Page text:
Why Foreigners Fall In Love With Japan (25 Reasons We Love Japan And You Will Too)

Japan is known for several things: bullet trains, crazy fashion, sushi and sake, and beautiful gardens. There is also plenty more that most people do not know about. This country, modern yet rooted in thousand-year-old traditions, will leave you amazed. See how the futuristic shares space with the past in a balanced backdrop for your perfect Japanese getaway.

Read our 25 reasons to add Japan to your travel list, and you will want to discover this beautiful country or fall in love with it all over again.

1 – Pristine natural scenery.

You may think of Japan as modern, with neon lights, cutting-edge technology, and shopping malls. There is much more to this country that will surprise even nature’s lovers.

It is home to some of the best natural scenery in the world, with incredibly diverse terrains. From rugged mountains to rocky coastlines, from white beaches to bamboo forests and beautiful waterfalls, Japan will dazzle you all year round.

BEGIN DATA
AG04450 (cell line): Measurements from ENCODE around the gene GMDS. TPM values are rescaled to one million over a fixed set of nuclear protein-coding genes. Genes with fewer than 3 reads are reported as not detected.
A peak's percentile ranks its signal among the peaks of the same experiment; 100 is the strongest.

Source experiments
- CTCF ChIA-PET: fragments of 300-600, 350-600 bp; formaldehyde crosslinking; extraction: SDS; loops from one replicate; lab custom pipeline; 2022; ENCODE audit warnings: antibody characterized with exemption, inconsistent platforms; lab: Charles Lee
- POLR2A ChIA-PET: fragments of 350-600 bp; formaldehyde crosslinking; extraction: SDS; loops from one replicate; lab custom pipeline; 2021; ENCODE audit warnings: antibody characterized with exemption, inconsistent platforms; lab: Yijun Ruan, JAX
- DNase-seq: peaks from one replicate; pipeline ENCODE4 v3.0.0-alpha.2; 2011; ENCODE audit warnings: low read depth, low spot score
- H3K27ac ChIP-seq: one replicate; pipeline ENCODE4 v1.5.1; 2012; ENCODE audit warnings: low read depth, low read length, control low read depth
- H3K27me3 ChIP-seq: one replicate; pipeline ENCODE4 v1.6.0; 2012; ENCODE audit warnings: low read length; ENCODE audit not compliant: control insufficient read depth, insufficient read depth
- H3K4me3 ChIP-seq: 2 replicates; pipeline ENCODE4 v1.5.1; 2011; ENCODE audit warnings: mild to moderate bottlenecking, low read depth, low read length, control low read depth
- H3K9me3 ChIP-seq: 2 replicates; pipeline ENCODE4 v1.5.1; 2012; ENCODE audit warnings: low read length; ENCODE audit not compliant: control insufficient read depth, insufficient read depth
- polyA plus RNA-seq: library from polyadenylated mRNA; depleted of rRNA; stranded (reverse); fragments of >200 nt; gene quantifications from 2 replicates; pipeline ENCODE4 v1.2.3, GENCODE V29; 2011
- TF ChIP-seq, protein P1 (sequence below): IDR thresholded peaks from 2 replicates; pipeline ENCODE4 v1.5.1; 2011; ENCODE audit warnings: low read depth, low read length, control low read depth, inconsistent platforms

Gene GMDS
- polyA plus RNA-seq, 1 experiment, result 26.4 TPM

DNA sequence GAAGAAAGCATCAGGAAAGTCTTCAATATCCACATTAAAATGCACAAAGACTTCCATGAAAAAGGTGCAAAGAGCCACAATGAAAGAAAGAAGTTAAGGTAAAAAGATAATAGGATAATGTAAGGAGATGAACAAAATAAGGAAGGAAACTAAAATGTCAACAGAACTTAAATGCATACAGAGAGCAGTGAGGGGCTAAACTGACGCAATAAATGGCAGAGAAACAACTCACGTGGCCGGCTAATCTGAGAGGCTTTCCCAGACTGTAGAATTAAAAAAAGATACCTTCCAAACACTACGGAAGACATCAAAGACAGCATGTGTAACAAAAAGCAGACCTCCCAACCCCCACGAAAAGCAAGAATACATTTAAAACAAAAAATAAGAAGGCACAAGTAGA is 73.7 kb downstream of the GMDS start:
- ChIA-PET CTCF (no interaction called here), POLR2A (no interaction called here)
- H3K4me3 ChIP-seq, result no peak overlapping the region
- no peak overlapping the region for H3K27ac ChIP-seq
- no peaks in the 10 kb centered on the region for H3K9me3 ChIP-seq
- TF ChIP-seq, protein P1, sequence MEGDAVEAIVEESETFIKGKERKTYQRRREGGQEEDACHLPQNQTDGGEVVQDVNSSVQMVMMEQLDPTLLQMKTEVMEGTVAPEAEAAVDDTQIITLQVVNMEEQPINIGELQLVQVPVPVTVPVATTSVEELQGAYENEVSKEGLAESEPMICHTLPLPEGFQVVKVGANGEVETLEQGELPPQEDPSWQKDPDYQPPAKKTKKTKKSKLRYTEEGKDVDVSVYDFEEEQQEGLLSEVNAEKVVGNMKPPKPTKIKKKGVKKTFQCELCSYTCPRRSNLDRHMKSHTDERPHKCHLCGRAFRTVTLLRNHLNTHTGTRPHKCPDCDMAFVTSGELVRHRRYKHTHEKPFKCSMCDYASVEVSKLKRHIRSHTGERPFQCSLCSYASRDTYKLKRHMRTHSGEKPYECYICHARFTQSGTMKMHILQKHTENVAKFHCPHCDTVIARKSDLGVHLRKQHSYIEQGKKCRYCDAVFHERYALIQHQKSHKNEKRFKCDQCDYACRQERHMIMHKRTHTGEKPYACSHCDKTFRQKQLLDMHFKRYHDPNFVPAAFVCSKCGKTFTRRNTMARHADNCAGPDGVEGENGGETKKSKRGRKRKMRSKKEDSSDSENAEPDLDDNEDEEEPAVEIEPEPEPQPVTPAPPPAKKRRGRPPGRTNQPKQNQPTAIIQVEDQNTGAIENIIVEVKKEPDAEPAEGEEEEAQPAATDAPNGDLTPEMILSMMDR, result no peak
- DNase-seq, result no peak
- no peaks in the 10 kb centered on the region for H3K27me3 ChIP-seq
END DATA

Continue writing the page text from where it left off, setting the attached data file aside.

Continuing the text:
2 – Mount Fuji.

Mount Fuji is an exceptional and sacred place in Japanese culture. Since the 7th century, it has been a holy site for Shinto, the indigenous religion of Japan. It is displayed in many artistic creations, including pottery, calligraphy, paintings, and woodblock prints

The majestic Fujisan makes many people’s bucket lists, and an estimated 400,000 people climb the volcano each year.

The climbing season lasts from early July to early September. Even if you are not keen on making your way to the summit, Mount Fuji is a sight to behold.